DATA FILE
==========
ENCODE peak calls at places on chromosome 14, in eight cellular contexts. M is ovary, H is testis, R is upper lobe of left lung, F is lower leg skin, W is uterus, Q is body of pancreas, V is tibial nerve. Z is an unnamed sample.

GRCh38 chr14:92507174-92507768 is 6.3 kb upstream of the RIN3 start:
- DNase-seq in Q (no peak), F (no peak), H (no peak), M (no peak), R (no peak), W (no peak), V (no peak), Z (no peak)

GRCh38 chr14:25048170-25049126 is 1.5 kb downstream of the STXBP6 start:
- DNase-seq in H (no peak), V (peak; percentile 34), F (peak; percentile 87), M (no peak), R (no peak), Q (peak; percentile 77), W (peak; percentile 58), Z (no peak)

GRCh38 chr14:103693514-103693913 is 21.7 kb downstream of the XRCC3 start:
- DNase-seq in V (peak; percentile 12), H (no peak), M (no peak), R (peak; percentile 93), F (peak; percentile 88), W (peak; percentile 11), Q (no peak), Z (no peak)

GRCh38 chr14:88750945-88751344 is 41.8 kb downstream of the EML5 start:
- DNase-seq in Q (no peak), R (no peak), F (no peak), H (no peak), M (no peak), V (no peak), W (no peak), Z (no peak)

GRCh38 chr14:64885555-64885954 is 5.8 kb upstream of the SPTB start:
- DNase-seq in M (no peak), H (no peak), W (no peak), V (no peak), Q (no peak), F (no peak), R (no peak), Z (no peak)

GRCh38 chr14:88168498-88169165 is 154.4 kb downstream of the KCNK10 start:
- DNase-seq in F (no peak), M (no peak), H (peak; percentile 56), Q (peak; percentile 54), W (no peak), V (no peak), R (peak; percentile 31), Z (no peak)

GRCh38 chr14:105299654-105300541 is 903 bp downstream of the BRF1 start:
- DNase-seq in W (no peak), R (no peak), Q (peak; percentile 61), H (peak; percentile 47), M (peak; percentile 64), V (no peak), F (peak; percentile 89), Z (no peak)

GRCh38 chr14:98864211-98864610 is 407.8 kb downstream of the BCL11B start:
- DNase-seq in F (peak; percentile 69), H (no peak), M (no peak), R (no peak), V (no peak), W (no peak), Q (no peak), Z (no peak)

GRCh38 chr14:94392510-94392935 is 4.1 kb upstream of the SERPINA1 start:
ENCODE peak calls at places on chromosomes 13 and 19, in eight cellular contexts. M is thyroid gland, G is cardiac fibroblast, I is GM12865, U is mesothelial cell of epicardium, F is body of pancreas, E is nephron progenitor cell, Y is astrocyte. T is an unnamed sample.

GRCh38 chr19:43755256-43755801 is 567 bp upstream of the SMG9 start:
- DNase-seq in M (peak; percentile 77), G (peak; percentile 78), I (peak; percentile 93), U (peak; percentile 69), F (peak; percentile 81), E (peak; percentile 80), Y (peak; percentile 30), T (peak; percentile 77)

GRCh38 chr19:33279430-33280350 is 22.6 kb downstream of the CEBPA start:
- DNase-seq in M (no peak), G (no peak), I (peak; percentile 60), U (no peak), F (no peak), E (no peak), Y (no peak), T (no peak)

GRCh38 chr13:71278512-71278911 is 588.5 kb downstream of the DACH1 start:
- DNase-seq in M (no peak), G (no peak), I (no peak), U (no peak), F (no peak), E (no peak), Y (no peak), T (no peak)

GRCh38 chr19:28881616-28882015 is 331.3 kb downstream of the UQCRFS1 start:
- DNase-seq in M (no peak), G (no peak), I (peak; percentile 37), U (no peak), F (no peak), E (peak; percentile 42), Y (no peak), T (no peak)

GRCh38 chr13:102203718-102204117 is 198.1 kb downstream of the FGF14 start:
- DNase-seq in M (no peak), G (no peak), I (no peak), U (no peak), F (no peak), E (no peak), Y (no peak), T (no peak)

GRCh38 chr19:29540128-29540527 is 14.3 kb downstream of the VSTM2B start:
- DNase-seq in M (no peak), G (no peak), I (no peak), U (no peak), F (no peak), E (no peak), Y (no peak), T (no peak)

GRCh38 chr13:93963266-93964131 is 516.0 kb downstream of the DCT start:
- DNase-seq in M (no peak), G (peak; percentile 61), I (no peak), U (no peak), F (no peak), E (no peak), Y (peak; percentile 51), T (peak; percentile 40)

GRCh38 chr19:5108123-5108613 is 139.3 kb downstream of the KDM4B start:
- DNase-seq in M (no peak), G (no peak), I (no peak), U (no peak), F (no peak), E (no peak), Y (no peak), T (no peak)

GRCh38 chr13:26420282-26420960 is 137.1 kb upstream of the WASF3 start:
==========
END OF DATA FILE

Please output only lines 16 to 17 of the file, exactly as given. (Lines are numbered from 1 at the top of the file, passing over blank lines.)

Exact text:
GRCh38 chr14:98864211-98864610 is 407.8 kb downstream of the BCL11B start:
- DNase-seq in F (peak; percentile 69), H (no peak), M (no peak), R (no peak), V (no peak), W (no peak), Q (no peak), Z (no peak)